Los Angeles owns a record of 35-1 all-time when leading a series 3-1. The last time the Lakers built such an advantage and lost was in 2006 against the Phoenix Suns, coincidentally, led then by Rockets coach Mike D’Antoni.
“I think we know the formula,” D’Antoni said. “We know we’re in a big hole now. But the next game is the game we’ve got to win. We’ll go all out, and if we lay it on the line like we did in the fourth quarter, we’ll be fine.”
Here are three observations from Game 4:
1. Lakers’ almost small-ball lineup
Los Angeles combated Houston’s highly-publicized small-ball lineup with a smaller starting lineup of its own featuring Anthony Davis starting just his third game this season at the center spot and Markieff Morris at power forward alongside James, Danny Green and Kentavious Caldwell-Pope.
“I don’t look at it as a small lineup,” James said. “We’ve still got A.D. at 6-11, we’ve still got [Markieff] at 6-10. I’m 6-9, Danny [Green] is 6-7 and K.C.P. is 6-6 ½, 6-7 (he’s actually 6-5).”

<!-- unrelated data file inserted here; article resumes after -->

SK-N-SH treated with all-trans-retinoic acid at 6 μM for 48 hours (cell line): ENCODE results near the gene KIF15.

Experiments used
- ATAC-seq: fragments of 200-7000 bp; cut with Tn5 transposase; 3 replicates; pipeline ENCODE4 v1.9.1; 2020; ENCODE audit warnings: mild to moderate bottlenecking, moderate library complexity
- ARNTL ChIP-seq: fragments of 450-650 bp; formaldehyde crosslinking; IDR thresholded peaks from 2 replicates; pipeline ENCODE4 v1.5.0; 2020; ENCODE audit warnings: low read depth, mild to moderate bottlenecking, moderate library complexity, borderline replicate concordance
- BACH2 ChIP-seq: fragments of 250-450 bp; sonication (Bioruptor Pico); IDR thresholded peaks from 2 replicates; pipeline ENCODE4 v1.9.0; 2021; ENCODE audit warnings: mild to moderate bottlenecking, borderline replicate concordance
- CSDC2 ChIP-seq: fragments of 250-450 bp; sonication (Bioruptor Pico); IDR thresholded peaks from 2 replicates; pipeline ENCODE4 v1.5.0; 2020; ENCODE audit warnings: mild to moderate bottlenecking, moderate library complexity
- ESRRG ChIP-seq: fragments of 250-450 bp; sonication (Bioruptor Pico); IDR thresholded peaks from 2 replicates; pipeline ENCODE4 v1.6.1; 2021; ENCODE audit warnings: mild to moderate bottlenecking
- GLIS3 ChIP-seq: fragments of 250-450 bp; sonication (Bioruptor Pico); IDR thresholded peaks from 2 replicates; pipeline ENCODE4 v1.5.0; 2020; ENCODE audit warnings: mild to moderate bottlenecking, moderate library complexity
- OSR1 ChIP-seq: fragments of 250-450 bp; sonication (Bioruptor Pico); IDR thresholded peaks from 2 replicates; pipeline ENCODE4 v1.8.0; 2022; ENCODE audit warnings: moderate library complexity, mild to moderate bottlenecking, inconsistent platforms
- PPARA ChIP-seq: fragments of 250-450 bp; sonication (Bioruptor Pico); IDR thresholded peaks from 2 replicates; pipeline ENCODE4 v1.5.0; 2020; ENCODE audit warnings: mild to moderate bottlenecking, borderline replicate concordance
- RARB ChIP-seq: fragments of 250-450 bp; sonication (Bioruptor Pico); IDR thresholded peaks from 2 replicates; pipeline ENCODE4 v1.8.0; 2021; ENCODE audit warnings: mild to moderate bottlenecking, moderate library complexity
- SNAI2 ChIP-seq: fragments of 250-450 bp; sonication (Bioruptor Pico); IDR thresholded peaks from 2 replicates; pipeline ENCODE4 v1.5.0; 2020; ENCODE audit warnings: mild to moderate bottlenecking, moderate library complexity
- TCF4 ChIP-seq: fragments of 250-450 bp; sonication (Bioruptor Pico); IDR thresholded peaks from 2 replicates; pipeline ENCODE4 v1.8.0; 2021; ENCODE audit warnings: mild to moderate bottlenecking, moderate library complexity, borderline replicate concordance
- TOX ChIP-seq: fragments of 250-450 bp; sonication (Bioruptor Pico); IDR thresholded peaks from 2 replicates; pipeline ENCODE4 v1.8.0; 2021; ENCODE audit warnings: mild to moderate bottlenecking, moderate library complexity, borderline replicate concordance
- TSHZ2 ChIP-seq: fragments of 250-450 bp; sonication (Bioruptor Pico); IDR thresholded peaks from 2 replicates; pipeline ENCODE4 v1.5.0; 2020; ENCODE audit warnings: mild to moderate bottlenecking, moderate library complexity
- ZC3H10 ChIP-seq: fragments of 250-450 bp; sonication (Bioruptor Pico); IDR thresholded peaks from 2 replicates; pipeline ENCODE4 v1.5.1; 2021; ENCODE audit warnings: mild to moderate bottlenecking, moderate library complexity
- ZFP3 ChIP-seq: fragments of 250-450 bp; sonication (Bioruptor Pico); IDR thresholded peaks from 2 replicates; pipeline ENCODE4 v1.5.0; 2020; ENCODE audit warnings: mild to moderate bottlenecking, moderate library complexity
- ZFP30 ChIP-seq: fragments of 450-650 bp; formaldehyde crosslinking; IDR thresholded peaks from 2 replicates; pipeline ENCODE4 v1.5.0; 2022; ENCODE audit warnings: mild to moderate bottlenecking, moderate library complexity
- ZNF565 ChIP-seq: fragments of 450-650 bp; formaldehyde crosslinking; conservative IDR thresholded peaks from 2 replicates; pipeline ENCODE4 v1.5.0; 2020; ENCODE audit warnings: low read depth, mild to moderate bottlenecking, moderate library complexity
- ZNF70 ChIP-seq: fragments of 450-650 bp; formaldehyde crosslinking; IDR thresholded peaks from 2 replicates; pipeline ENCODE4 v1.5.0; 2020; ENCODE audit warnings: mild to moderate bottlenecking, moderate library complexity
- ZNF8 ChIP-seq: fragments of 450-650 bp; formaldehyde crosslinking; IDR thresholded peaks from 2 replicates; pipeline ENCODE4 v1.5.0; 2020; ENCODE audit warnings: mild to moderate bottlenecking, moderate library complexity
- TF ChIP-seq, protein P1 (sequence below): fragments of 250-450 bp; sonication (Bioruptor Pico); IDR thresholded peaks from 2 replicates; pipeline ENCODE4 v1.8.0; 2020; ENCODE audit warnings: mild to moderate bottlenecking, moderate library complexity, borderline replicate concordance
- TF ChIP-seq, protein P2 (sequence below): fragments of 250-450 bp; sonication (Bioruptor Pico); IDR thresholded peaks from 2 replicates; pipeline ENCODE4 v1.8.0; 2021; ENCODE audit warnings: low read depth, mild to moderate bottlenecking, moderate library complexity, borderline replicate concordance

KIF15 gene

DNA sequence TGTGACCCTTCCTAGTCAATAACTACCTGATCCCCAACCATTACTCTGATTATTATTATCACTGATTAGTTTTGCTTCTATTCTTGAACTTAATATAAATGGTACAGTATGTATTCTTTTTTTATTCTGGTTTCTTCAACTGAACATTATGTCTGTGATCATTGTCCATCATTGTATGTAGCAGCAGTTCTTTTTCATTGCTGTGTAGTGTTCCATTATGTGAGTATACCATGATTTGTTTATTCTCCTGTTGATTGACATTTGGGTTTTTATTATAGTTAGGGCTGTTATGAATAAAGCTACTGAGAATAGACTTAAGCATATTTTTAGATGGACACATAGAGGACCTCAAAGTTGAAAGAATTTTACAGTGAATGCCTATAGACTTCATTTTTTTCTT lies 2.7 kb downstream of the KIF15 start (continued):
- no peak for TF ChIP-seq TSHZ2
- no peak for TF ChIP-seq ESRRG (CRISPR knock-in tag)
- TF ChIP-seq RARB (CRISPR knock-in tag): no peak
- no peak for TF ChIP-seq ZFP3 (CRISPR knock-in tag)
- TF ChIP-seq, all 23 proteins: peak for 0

Indeed. That group spent a total of 9 minutes on the floor together, producing an offensive rating of 100.0 and a defensive rating of 70.6 while finishing with a true shooting percentage of 50.4 and a rebounding percentage of 60.0.
Houston hit just 1 of 5 from deep in the opening quarter, as the Lakers finished the first quarter ahead 26-22.
“We’re just able to rotate faster, [and] we can switch a lot,” said Davis, who finished with a game-high 29 points to go with 12 rebounds, five assists and a pair of blocks. “When we match up with those guys, we’re able to switch out, keep the ball in front of us. When they do drive and get by one of us, and start kicking it out for 3s, our guys are able to rotate and cover up for our mistakes. We still have enough size where we can rebound the basketball and kind of punish them on the other end as well.”